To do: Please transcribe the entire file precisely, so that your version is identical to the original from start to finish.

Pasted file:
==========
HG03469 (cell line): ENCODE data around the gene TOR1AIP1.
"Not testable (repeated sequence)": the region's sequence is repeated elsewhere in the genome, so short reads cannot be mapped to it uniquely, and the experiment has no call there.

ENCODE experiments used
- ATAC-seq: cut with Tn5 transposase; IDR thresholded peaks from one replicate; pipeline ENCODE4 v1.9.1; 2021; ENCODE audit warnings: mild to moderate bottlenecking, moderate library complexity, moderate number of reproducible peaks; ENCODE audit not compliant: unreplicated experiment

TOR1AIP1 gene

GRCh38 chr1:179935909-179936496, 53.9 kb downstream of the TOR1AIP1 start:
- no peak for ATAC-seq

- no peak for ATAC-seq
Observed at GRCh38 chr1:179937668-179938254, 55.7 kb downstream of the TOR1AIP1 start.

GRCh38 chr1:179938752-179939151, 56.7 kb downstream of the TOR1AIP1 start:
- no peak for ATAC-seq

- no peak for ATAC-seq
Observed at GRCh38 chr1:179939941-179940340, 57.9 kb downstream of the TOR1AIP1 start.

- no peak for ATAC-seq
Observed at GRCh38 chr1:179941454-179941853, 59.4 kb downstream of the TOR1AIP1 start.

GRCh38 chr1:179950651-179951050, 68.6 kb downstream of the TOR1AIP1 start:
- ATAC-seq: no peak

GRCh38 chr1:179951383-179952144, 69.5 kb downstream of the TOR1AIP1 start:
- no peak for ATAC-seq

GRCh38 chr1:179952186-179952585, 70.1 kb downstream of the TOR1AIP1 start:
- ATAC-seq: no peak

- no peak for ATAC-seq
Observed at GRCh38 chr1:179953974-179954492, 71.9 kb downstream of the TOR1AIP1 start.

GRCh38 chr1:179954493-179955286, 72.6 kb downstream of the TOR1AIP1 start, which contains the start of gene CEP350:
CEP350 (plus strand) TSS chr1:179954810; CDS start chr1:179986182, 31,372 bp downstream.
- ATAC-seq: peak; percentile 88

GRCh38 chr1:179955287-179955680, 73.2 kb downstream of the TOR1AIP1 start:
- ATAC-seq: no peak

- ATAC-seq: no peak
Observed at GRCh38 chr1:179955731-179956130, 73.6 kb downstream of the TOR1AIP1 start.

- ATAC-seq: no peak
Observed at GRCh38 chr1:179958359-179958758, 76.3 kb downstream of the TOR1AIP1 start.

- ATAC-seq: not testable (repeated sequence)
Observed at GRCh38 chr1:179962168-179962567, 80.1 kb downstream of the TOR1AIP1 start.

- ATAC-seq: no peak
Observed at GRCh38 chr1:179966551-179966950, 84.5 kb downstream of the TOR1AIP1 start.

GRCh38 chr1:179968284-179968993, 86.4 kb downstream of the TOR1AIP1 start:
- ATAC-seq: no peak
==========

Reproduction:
HG03469 (cell line): ENCODE data around the gene TOR1AIP1.
"Not testable (repeated sequence)": the region's sequence is repeated elsewhere in the genome, so short reads cannot be mapped to it uniquely, and the experiment has no call there.

ENCODE experiments used
- ATAC-seq: cut with Tn5 transposase; IDR thresholded peaks from one replicate; pipeline ENCODE4 v1.9.1; 2021; ENCODE audit warnings: mild to moderate bottlenecking, moderate library complexity, moderate number of reproducible peaks; ENCODE audit not compliant: unreplicated experiment

TOR1AIP1 gene

GRCh38 chr1:179935909-179936496, 53.9 kb downstream of the TOR1AIP1 start:
- no peak for ATAC-seq

- no peak for ATAC-seq
Observed at GRCh38 chr1:179937668-179938254, 55.7 kb downstream of the TOR1AIP1 start.

GRCh38 chr1:179938752-179939151, 56.7 kb downstream of the TOR1AIP1 start:
- no peak for ATAC-seq

- no peak for ATAC-seq
Observed at GRCh38 chr1:179939941-179940340, 57.9 kb downstream of the TOR1AIP1 start.

- no peak for ATAC-seq
Observed at GRCh38 chr1:179941454-179941853, 59.4 kb downstream of the TOR1AIP1 start.

GRCh38 chr1:179950651-179951050, 68.6 kb downstream of the TOR1AIP1 start:
- ATAC-seq: no peak

GRCh38 chr1:179951383-179952144, 69.5 kb downstream of the TOR1AIP1 start:
- no peak for ATAC-seq

GRCh38 chr1:179952186-179952585, 70.1 kb downstream of the TOR1AIP1 start:
- ATAC-seq: no peak

- no peak for ATAC-seq
Observed at GRCh38 chr1:179953974-179954492, 71.9 kb downstream of the TOR1AIP1 start.

GRCh38 chr1:179954493-179955286, 72.6 kb downstream of the TOR1AIP1 start, which contains the start of gene CEP350:
CEP350 (plus strand) TSS chr1:179954810; CDS start chr1:179986182, 31,372 bp downstream.
- ATAC-seq: peak; percentile 88

GRCh38 chr1:179955287-179955680, 73.2 kb downstream of the TOR1AIP1 start:
- ATAC-seq: no peak

- ATAC-seq: no peak
Observed at GRCh38 chr1:179955731-179956130, 73.6 kb downstream of the TOR1AIP1 start.

- ATAC-seq: no peak
Observed at GRCh38 chr1:179958359-179958758, 76.3 kb downstream of the TOR1AIP1 start.

- ATAC-seq: not testable (repeated sequence)
Observed at GRCh38 chr1:179962168-179962567, 80.1 kb downstream of the TOR1AIP1 start.

- ATAC-seq: no peak
Observed at GRCh38 chr1:179966551-179966950, 84.5 kb downstream of the TOR1AIP1 start.

GRCh38 chr1:179968284-179968993, 86.4 kb downstream of the TOR1AIP1 start:
- ATAC-seq: no peak